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The Tenn-Tom Waterway is a marvel of modern engineering. When it was opened for commercial traffic in January of 1985, it was the completion of a dream that had begun more than 100 years before.

The Tenn-Tom Waterway forms a 234 mile long, 300 feet wide by 9 feet deep transportation artery connecting west-central Alabama and northeastern Mississippi. Made up of a series of ten locks, each measuring 110 feet by 600 feet, it provides a lift of 341 feet. It connects this part of the nation with the existing 16,000 mile inland waterway system and shortens shipping distances for many inland ports by over 800 miles.

Since the completion of the waterway, commercial tonnage has increased continuously. An average 8 barge tow can move as much freight as 120 rail cars or 480 tractor trailer trucks. A barge can move a ton of freight twice as far as a train and 6 times as far as a tractor trailer truck on the same amount of fuel. The most popular commodities shipped by barge are forest products(timber and wood chips), petroleum by-products, crushed rock and grains.

The locking through of waterway traffic is handled through the operation of a control panel in the lock master's building. To fill the 110 x 600 foot chamber, the gates at both ends must be closed and aligned. The chamber fills by force of gravity and takes about 10 minutes to fill. It takes about 14 million gallons of water to fill the chamber.

If you are interested in learning more about any of the topics on this page please call for more information at 662-327-2142.

Or write:

U.S. Army Corps of Engineers
Tennessee-Tombigbee Waterway
3606 West Plymouth Road
Columbus, Mississippi 39701-9504

Lock Information

Howell Heflin Lock 266.0 109.0 101.0
Tom Bevill Lock 306.8 136.0 122.0
John C. Stennis Lock 334.7 163.0 161.0
Aberdeen Lock 357.5 190.0 188.0
Amory Lock 371.1 220.0 ---
Glover Wilkins Lock 376.3 245.0 ---
Fulton Lock 391.0 270.0 ---
John Rankin Lock 398.4 300.0 ---
G.V. Montgomery Lock 406.7 330.0 ---
Jamie Whitten Lock 411.9 S-414.0; W-408.0 ---

* Navigation Miles from Bankhead Tunnel (U.S. Highway 90), Mobile, Alabama
** Elevations refer to National Geodetic Vertical Datum
*** Tailwater Elevation at the Lock

Corps Locks Website:

Corps Locks, a new publicly accessible web site is now available. The website contains lock and vessel specific information derived from the United States Army Corps of Engineers Lock Performance Monitoring System (LPMS). The information contained there represents a half-hourly updated snapshot of Freedom of Information Act (FOIA) data on U.S. flag vessels and foreign vessels operating in U.S. waterways that transited a Corps-owned or operated lock structure. Detailed information on specific companies or commodities is considered privileged and is not included in the Corps Locks website.

Visit Corps Locks

Marine Radio Channels Used By Locks:

  • Standby Channel:

    All Locks - Channel 16

  • Working Channel:

    * Wilkins Lock - Channel 10

    * Aberdeen & Montgomery Locks - Channel 12

    * Heflin, Bevill, Stennis, Amory, & Rankin Locks - Channel 14

    * Whitten Lock - Channel 18

    * Fulton Lock - Channel 74

Lockage Schedule:

  • Waterway locks are operated 24 hours a day, 7 days a week.
  • Lockages are made on demand, subject to the priorities listed below, except on weekends and federal holidays, at all locks except Howell Heflin Lock.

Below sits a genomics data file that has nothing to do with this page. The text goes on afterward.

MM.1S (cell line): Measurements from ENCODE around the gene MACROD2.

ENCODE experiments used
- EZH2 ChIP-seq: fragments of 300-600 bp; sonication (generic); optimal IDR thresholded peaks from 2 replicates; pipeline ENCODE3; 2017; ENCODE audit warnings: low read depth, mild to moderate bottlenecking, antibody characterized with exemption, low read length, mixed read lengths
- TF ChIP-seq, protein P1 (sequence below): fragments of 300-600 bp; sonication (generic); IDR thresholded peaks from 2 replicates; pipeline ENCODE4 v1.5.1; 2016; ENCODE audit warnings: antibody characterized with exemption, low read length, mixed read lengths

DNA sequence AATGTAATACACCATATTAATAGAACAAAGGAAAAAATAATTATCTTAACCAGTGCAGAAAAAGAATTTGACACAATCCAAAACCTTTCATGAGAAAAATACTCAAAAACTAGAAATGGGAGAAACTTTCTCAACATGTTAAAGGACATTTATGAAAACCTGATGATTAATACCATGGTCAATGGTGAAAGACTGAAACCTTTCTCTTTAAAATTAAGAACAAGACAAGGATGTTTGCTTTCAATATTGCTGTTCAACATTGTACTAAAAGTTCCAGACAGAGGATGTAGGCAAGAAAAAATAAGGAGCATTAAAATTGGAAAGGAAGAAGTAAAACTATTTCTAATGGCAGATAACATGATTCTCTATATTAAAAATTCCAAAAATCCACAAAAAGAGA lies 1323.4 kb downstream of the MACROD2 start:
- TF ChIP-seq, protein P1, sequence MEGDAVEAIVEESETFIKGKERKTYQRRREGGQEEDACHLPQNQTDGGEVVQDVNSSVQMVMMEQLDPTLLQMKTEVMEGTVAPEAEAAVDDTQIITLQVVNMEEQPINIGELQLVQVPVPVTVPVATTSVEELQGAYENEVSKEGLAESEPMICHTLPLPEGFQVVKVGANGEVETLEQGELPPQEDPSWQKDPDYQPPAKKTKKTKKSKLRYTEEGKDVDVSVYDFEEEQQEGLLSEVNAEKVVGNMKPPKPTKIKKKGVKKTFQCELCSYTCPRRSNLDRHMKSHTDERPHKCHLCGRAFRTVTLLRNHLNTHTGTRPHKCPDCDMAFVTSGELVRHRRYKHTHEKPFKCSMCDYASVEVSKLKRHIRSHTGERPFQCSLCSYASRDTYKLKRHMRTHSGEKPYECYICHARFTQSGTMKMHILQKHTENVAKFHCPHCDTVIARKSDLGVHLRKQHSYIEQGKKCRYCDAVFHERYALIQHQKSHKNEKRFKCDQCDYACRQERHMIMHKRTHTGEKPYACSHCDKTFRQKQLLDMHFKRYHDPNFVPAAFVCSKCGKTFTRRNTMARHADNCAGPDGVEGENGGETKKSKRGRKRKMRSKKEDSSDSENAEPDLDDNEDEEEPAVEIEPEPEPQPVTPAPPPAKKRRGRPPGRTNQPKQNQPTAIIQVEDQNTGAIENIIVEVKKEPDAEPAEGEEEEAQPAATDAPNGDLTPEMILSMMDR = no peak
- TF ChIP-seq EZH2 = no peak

• Lockage schedule for pleasure craft on affected days are as follows:
    Heflin Lock - On Request
    Bevill, Stennis, Aberdeen, Wilkins, Rankin and Whitten Locks -
    6, 8, 10 A.M., Noon, 2, 4, 6, & 8 P.M.
    Amory, Fulton, and Montgomery Locks -
    5, 7, 9, 11 A.M., 1, 3, 5, & 7 P.M.

Lockage Priority:

  1. U.S. Military Craft
  2. Commercial Passenger Craft
  3. Commercial Tows
  4. Commercial Fisherman
  5. Pleasure Boats
Lockage Procedures:
  • When approaching the lock, wait for the proper signal; then enter at a reduced speed.
  • Safety is the prime consideration when locking any type vessel through a lock.  Lock operators must require all of the following people to wear personal flotation devices (life jackets) when locking through each lock on the Tennessee Tombigbee Waterway:
    • The person catching and/or tending a line.
    • All people on a deck outside handrails.
    • All children under twelve years of age.
    • Any other person the duty operator considers in danger of falling overboard.
  • All vessels must have a mooring line and must be properly secured to a mooring bit (not a fixed bit) prior to the beginning of lockage. Floating mooring bits have the potential to become stuck, either by debris or damage to the bit or recess tracks, causing the bit to not rise or fall with the water level. To prevent accidents involving stuck floating mooring bits, vessels are instructed to “loop” the mooring line around the floating mooring bit instead of actual tying off to the bit or boat cleat.  Once the mooring line is looped around the floating mooring bit, a person either holds the line in his/her hand or loops around cleat on vessel in manner that line can be released from the bit or cleat quickly to avoid the vessel being pulled by a stuck mooring bit.
  • Wait for the lock operator's signal to leave the lock and travel at a reduced speed.
  • For your own safety, vessel operators must obey all directions given by the lock operator.
  • Restricted areas around the locks are indicated by buoy lines and signs.  These areas are restricted for all activities including fishing.

Lock Closures:

  • No lock closures are scheduled for 2016.

For more information regarding lock closures, call (662) 327-2142 or visit the Mobile District's Navigation Notices Website.

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